In what has become an escalating arms race between the major shared electric scooter operators, Bird’s latest salvo is a brand new vehicle. The Bird Cruiser is a moped-style electric bicycle that could change the electric scooter industry as we know it.

Introducing the Bird Cruiser

Bird just unveiled the new Bird Cruiser, which looks less like a typical Bird scooter and more like an electric bicycle.

It features much larger wheels than conventional electric scooters, a seated riding position, and options for either foot pegs or pedals.

In the foot peg variation, the Bird Cruiser is essentially a large-wheeled electric scooter. In the pedal version, the Bird Cruiser would be a legitimate electric bicycle.

The Bird Cruiser will come with a long, bench-style padded seat designed to fit up to two riders. Rear foot pegs mounted on the swingarm will support the second passenger’s feet.

Speaking of the swingarm, the Bird Cruiser features rear suspension using dual shocks, similar to many classic moped designs. Interestingly though, the Cruiser appears to sport a rigid front fork. That would make it one of the few rear-only suspension bikes out there.

bird cruiser electric scooter

Bird says that the Cruiser will include hydraulic disc brakes for safer stopping, an LCD matrix display for readability and a 52 V battery for powerful acceleration. The motor, which appears to be a rear hub motor, is apparently custom-designed for Bird. The company claims that it should be able to handle fairly significant hills.

There’s no word yet on the power level, though it would be unlikely for the Bird Cruiser to sport a controller rated at less than 20 A. That would put the Cruiser in the 1,000+ W territory, similar to electric bikes like the Super 73.

We also don’t have any real pictures of the Cruiser yet – only renderings. And the renderings leave a lot to the imagination. For example, those disc brakes aren’t going to be stopping very quickly without any calipers.

According to Bird CEO Travis VanderZanden:

“Bird’s introduction of shared e-scooters spurred a global phenomenon and mode shift away from cars. To further accelerate progress on our mission to make cities more livable, we are providing additional environmentally friendly micro-mobility alternatives—including Bird Cruiser. Starting this summer, people can move about their city and explore new neighborhoods together, without a car. Designed and engineered in California, Bird Cruiser is an inclusive electric-powered option that is approachable, easy-to-ride and comfortable on rough roads.”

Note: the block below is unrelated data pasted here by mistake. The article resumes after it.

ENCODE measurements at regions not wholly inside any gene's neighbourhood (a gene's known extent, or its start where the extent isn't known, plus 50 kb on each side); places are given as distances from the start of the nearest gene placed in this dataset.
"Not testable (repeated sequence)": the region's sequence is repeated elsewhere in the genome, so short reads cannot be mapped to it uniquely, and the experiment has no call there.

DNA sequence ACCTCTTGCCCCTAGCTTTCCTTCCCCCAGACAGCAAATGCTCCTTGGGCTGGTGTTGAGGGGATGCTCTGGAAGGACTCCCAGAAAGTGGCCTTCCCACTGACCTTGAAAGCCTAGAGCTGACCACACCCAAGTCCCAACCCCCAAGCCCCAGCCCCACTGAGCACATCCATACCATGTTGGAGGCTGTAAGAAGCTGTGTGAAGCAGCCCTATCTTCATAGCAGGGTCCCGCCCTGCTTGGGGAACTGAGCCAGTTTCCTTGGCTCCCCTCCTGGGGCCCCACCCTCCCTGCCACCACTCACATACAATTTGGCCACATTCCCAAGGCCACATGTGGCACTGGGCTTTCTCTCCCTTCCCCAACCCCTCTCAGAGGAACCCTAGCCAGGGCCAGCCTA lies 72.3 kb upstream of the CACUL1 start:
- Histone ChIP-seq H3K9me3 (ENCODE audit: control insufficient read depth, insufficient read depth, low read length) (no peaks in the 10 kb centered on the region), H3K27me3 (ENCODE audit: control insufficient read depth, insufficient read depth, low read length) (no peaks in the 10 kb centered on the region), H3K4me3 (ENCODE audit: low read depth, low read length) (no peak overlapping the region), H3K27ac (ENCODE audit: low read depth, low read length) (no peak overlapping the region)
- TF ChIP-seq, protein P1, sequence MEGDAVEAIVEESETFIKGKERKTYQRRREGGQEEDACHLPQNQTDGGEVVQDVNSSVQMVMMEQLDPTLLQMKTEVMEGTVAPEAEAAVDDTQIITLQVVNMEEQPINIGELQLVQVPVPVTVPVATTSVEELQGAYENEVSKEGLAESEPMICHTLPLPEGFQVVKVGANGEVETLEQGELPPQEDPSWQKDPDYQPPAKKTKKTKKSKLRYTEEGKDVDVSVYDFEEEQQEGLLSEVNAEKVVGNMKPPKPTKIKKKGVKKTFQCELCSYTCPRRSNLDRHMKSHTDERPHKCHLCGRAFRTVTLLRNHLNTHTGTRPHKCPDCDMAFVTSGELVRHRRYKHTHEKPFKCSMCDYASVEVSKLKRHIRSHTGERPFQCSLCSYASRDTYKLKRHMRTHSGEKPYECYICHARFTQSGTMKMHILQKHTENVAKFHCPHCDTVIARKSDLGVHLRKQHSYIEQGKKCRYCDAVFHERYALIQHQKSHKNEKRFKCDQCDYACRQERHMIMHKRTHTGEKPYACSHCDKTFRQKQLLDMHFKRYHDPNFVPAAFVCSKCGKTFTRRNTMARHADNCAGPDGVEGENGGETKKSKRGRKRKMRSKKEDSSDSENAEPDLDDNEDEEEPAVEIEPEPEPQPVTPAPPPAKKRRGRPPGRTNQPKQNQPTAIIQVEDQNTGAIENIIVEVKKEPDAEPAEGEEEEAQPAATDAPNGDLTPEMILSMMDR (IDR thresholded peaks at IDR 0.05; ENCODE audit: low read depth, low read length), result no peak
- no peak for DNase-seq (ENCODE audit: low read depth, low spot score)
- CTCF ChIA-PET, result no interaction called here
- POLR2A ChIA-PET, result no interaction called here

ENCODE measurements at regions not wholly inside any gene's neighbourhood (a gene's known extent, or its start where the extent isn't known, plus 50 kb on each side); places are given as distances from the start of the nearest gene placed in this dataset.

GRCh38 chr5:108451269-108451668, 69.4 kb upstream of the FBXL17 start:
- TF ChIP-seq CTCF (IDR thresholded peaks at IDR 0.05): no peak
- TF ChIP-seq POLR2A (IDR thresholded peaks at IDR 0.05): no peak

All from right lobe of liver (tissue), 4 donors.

Bird One scooters

Previously announced Bird One scooters

At this time the Bird Cruiser is only destined for use in the company’s shared fleet. It won’t be available for consumer sales like the Bird One scooter. The Cruiser will begin initial trials in select markets this summer.

More info on the Bird Cruiser is available on Bird’s website.

Electrek’s Take

I actually like it. Not only is the design pretty snazzy, but it should be a lot safer too.

Many people feel uncomfortable with the small wheels found on most electric scooters. Even larger, more powerful scooters still have relatively small 10″ wheels. But it looks to me like the Cruiser is sporting 20″ wheels, which should have no problem with bumps or potholes. The tires even look like fat tires, which should help the ride quality and smoothly.

The play by Bird to move towards larger vehicles may be an attempt to compete on multiple fronts. Competitor Lime has long offered electric bikes, and now NYC startup Revel is offering shared electric mopeds that carry two riders. The Bird Cruiser could potentially compete against both.

I wonder how they’ll handle the charging of these Cruisers. The current method of paying freelancers to collect Bird scooters and charge them in their homes may work for small vehicles, but you can’t stuff a rolled Prius full of these e-bikes.

Image credit: Alissa Walker

We’ll hopefully be getting a chance to test out the Bird Cruiser soon, and we’ll report back on our thoughts. So far though, I’m optimistic that this could be a real improvement in the shared personal electric vehicle space.

What do you think? Let us know in the comments below!


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